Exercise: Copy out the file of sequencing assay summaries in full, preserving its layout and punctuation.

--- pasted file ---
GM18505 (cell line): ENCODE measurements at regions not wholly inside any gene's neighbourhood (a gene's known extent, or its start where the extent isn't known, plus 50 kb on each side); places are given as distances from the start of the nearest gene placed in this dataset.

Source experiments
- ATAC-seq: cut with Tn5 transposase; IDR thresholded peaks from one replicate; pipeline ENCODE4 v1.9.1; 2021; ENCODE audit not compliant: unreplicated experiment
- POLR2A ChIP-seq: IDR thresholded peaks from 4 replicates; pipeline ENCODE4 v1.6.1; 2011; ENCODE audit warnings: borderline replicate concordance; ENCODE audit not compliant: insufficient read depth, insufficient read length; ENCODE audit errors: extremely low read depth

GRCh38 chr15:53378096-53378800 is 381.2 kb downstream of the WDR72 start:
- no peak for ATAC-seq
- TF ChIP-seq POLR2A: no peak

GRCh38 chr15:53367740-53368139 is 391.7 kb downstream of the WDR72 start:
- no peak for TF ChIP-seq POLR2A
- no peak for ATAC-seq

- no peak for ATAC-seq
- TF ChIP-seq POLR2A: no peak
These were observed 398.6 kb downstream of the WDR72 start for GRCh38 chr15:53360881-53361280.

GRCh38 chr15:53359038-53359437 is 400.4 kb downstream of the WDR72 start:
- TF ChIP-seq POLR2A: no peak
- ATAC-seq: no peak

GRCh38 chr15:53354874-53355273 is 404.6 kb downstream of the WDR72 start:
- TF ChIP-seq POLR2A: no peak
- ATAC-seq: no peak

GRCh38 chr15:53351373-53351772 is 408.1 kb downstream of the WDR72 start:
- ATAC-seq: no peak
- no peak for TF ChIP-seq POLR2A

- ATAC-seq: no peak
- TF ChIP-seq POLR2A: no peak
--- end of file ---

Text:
GM18505 (cell line): ENCODE measurements at regions not wholly inside any gene's neighbourhood (a gene's known extent, or its start where the extent isn't known, plus 50 kb on each side); places are given as distances from the start of the nearest gene placed in this dataset.

Source experiments
- ATAC-seq: cut with Tn5 transposase; IDR thresholded peaks from one replicate; pipeline ENCODE4 v1.9.1; 2021; ENCODE audit not compliant: unreplicated experiment
- POLR2A ChIP-seq: IDR thresholded peaks from 4 replicates; pipeline ENCODE4 v1.6.1; 2011; ENCODE audit warnings: borderline replicate concordance; ENCODE audit not compliant: insufficient read depth, insufficient read length; ENCODE audit errors: extremely low read depth

GRCh38 chr15:53378096-53378800 is 381.2 kb downstream of the WDR72 start:
- no peak for ATAC-seq
- TF ChIP-seq POLR2A: no peak

GRCh38 chr15:53367740-53368139 is 391.7 kb downstream of the WDR72 start:
- no peak for TF ChIP-seq POLR2A
- no peak for ATAC-seq

- no peak for ATAC-seq
- TF ChIP-seq POLR2A: no peak
These were observed 398.6 kb downstream of the WDR72 start for GRCh38 chr15:53360881-53361280.

GRCh38 chr15:53359038-53359437 is 400.4 kb downstream of the WDR72 start:
- TF ChIP-seq POLR2A: no peak
- ATAC-seq: no peak

GRCh38 chr15:53354874-53355273 is 404.6 kb downstream of the WDR72 start:
- TF ChIP-seq POLR2A: no peak
- ATAC-seq: no peak

GRCh38 chr15:53351373-53351772 is 408.1 kb downstream of the WDR72 start:
- ATAC-seq: no peak
- no peak for TF ChIP-seq POLR2A

- ATAC-seq: no peak
- TF ChIP-seq POLR2A: no peak